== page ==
Heritage chickens or broiler types?

2.1.2013

Heritage breeds are becoming very rare, and endangered. This can further damage and stress the ecological system, and eventually we will not have nature’s varieties that are so important to maintaining natural balance. 

 

Factory farms have become enormous, and today 99% of all chickens produced for food are a genetic mutation that barely reflects old fashioned chicken breeds. The genetic alteration of chickens through excessive breeding, and removing and adding specific genes, has developed a chicken that produces a mass of white meat, a chicken that grows 1.0/lb. for every 2.0/lbs. of feed consumed and ready to process in about 3-5 weeks from date of hatch. The fact that any chicken can weigh 4-6/lbs. in 5-6 weeks from date of hatch is a true testament to science, and technology, and should be considered very impressive. Ref1>Details

 

As a poultry breeder, I know from years of experience that most chickens do not even begin to fully feather in 5 weeks, so to actually be ready for processing, is incredible.

 

Factory chickens come by many names such as, Broilers, Hubbard, Ross, Cornish Cross, Black Broilers, Indian River, White Broilers, Arbor Acres, Red Broilers, Freedom Rangers etc. There are a few companies that specialize in poultry genetics, and I have had the pleasure of communicating with some of them. Ref2> Aviagen is well known for their extreme poultry genetics, and make no secret about their advanced capabilities to genetically manipulate specific cells, and genes to produce a chicken that fits perfectly into the factory farming system, with great success.

 

These types of birds are man-made, and not a natural chicken. They are designed by avian geneticists,  to be fed a formulation of corn, soy, wheat, barley and other types of genetically modified, and cheap grains that we have come to learn are harmful not only to the environment to grow, but can also be the focus point of many allergic reactions and health issues. 

 

Factory chickens are not sustainable! They do not reproduce, they are very poor egg-layers, and often have a compromised immune system requiring a medicated starter ration, vaccines, antibiotics and must be butchered or culled before 12 weeks otherwise their immune-deficient organs and weak bone structure can cause them to suffer broken legs, heart attacks, upper respiratory infections etc. but, they grow really fast on cheap grains, and can get as big as 10-12/lbs. and that translates into a whopping profit. Ref3> Details (ASPCA)

 

Whether these types of chickens are grown by small family farmers, large factory farms or as U.S. Commodity chickens, it does not change the facts. Factory farm chickens are NOT designed for the free-range; they are designed for factory and confinement growing conditions. They DO NOT forage, and certainly do not perform well on ANY pasture or outdoor-based system. In fact to force them to grow outside, on a pasture based system could be considered cruel and inhumane.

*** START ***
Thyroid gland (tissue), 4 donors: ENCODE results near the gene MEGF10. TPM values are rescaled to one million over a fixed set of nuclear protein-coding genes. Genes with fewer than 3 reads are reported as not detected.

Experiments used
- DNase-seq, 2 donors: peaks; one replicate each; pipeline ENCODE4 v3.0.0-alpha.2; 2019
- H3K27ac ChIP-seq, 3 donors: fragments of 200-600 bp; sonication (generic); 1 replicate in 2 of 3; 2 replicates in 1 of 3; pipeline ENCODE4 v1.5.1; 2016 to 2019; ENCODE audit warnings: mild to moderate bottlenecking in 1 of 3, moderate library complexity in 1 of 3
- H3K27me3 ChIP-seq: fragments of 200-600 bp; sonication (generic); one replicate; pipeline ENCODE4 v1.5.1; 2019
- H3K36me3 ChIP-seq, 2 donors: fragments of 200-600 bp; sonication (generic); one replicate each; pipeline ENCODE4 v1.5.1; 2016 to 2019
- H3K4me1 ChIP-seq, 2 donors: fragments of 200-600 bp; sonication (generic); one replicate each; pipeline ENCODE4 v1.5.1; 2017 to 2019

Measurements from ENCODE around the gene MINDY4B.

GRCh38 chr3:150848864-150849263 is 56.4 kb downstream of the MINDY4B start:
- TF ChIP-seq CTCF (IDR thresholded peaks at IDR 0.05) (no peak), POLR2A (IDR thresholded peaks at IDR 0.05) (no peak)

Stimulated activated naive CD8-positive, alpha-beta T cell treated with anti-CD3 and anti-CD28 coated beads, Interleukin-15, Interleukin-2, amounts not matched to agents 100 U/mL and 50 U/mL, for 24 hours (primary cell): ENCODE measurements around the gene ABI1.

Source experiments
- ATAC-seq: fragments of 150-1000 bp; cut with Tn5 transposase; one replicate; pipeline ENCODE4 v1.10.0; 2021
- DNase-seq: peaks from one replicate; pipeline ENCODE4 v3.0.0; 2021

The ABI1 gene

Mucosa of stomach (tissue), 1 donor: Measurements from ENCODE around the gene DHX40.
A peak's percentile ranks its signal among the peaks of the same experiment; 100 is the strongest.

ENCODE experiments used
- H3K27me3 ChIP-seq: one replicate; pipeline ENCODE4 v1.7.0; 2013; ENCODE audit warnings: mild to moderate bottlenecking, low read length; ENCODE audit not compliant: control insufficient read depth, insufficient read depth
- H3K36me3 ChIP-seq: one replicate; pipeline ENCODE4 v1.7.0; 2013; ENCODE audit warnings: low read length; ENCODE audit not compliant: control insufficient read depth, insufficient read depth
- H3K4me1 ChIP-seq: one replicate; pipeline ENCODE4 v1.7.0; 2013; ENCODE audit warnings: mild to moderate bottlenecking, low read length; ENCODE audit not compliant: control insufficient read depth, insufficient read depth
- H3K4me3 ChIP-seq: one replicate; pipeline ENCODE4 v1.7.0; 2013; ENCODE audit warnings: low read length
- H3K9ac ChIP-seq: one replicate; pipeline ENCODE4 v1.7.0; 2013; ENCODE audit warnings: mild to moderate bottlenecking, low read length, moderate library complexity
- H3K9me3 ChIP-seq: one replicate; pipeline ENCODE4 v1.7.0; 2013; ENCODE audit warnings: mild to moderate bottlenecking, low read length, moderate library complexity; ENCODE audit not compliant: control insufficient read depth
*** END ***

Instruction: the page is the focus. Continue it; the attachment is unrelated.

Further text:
NOTE: I use the words "Pasture based" when referring to poultry only because it has become a term that the majority recognize. There is no such thing as "pastured chicken", and I do not like making that reference, especially since real chickens are opportunistic foragers. 

 

Heritage birds are old fashioned or newer breeds, which follow a standard. They may breed true, be natural breeders, and some hens of heritage breeds make good mothers, others are good egg layers, many will set eggs, raise their young and forage well. The roosters are strong protectors over their flocks and heritage birds will range all day. They can fly and often protect themselves, and their young against some flying predators. They are sustainable and do not require artificial insemination to produce eggs or offspring. They roost high at night, because their poor night vision makes them a terrific meal for larger animals. Factory farm chickens can barely walk, let alone attempt to fly up onto a high roost for safe roosting. Ref4>  Details (by Dr. Kevin Veterinarian)

 

If it is a question of size, know that some heritage breeds can reach very heavy weights, it just takes longer. 

 

Some people may argue that factory chicken breeds are no more than just cross breeds, thus should be considered a heritage breed. Not only is that insulting to the companies that have spent millions upon millions of dollars on poultry genetics, but it is completely incorrect. You cannot cross a pure-breed English White Cornish with a White Plymouth Rock and develop a commercial Cornish Cross, which breeds true, or grows 1.0/lb. for every 2.0/lbs. of feed consumed. If it were true, all small family farmers would be doing this, and so would the factory farms. No, these genetics and gene alterations have been going on for many years, and eventually we will have a big broiler chicken that is ready for processing in about 2 weeks from date of hatch. That is not cross-breeding.

 

Heritage-breeds grown on free-range will thrive, especially when offered healthy forage and freedom to hunt, as their natural instincts demand. Heritage chickens are direct descendants of Jungle Fowl, and they originated in the jungles. They are not a pasture based animal, never were and never will be. It is simply not scientifically true, and it's uneth